The series only manages one or two instances where May’s intelligence peaks out from behind its pandering cosplay mask. First was the inclusion of the art and history of Geisha. It was important in breaking down the misconceptions many westerners might have about their role in Edo-period Japan. The second was May’s contemplation on the influence of the indigenous Shinto religion on the popularity of modern yuru-chara mascot culture was a query the answer to which could have occupied a full episode on its own. Instead, the viewer is offered images of our host riding around in a miniature racing car dressed up as Ultraman. Most frustratingly, we see only a momentary glimpse of two Yakuza’s back tattoos inserted randomly during the series wrap-up. Evidence the crew filmed something but chickened out in the final edit. When combined with May’s refusal to enter a Maid Cafe, the series becomes the very definition of vanilla TV.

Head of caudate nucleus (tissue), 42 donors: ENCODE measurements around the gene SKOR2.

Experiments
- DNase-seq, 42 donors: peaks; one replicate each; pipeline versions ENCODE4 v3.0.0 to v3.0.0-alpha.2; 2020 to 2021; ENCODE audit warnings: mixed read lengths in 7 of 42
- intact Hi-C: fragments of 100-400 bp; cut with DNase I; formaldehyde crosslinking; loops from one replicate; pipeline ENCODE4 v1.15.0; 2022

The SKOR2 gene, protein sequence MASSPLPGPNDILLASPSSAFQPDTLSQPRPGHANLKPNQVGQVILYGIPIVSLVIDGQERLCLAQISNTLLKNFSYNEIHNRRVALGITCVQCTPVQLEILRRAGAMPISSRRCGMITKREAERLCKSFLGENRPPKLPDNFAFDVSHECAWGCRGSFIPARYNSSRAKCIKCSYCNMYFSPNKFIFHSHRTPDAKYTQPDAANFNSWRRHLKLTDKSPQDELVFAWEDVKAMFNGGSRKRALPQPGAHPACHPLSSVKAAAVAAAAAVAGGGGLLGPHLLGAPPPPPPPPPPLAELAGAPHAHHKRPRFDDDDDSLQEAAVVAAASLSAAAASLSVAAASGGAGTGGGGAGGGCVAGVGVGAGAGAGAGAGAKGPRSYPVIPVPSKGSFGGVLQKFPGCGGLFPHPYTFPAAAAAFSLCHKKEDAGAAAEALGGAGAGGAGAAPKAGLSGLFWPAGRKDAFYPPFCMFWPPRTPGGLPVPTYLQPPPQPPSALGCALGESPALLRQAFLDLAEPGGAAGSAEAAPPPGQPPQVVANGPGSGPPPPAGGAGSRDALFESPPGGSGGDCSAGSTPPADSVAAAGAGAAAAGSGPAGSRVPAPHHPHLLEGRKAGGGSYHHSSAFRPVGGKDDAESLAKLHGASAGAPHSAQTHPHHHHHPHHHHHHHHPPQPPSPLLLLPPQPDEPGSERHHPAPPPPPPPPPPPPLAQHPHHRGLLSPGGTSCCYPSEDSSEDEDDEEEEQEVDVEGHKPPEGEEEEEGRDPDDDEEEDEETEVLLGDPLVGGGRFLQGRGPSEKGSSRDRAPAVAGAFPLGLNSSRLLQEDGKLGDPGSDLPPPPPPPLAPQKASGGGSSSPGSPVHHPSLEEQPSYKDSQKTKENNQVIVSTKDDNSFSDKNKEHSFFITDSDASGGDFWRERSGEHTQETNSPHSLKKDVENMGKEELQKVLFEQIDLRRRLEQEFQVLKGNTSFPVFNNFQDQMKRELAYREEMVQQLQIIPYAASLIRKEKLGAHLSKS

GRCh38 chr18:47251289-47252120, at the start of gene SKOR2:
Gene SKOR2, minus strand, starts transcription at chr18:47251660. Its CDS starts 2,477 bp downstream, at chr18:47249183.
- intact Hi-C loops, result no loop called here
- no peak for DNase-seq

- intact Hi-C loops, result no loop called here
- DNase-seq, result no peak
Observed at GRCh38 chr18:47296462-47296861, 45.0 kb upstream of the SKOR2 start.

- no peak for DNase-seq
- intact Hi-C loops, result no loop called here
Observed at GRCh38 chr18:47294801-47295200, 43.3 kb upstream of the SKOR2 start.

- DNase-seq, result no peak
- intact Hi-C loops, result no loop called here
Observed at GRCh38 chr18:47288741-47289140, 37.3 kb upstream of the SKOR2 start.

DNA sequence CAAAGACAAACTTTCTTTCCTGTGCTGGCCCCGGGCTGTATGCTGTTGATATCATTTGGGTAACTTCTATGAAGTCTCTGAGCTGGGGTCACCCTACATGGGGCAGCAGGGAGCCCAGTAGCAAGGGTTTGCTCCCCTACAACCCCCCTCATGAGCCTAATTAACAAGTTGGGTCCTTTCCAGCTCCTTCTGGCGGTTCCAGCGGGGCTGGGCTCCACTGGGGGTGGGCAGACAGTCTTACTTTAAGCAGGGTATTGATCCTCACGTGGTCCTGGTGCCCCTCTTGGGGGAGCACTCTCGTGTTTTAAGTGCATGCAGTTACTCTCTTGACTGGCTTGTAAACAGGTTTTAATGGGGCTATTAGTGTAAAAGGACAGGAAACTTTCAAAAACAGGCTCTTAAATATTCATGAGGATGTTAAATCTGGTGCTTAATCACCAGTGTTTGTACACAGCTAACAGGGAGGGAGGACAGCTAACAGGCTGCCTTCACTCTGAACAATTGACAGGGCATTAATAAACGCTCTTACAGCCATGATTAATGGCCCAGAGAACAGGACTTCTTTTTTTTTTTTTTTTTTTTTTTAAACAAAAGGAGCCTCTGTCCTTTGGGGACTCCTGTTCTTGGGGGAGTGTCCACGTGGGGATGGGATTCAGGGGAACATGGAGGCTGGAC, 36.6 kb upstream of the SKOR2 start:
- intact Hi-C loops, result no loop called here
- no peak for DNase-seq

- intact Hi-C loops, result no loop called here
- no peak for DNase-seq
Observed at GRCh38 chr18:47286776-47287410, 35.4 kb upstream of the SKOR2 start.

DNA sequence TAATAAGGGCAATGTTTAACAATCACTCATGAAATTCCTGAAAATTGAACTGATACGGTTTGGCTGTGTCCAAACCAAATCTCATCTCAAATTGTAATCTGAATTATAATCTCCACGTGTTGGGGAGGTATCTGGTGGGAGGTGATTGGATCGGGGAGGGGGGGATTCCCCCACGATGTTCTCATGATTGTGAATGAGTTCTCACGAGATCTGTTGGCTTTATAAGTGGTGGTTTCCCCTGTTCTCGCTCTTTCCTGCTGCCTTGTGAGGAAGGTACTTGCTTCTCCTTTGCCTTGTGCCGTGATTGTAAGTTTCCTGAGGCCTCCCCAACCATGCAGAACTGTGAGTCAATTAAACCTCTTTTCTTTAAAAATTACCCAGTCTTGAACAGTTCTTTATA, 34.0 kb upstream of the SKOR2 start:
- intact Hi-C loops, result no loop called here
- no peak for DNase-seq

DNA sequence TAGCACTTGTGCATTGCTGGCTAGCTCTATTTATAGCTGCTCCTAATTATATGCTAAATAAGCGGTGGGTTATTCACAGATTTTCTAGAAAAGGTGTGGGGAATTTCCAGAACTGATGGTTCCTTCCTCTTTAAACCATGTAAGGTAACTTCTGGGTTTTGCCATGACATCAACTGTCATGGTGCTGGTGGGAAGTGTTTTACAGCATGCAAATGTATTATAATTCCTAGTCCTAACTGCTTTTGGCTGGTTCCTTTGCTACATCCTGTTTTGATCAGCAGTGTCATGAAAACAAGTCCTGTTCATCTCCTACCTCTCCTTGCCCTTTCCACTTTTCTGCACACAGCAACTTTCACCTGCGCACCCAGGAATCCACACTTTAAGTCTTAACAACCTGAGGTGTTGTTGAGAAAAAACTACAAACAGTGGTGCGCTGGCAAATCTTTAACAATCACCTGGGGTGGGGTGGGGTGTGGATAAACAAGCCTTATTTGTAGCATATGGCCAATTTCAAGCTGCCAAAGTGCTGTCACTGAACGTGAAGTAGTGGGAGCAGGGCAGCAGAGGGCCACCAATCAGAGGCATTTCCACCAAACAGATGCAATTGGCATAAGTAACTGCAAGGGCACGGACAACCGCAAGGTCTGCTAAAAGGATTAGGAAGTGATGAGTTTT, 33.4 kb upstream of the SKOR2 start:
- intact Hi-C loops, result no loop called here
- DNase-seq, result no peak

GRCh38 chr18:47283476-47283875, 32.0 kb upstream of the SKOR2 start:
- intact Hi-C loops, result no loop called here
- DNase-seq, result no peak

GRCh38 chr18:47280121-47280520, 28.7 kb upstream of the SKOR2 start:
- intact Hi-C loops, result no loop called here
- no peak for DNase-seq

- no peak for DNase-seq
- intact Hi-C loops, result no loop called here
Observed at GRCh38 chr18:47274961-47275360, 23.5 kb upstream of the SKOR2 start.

Kudos to the producer who figured out that pairing May with a Japanese person in every episode was akin to giving him a life-preserver. By the end of his first appearance, Yujiro Taniyama was far more charismatic than his uptight counterpart. He should have been the host. Hey…There’s an interesting concept! Why not have an English-speaking Japanese host? It would have been far preferable to take this journey through Japan with someone whose English was not perfect rather than to spend six episodes in a beautiful country rich in culture and beauty with a guy who still couldn’t pronounce sumimasen properly after 11 weeks.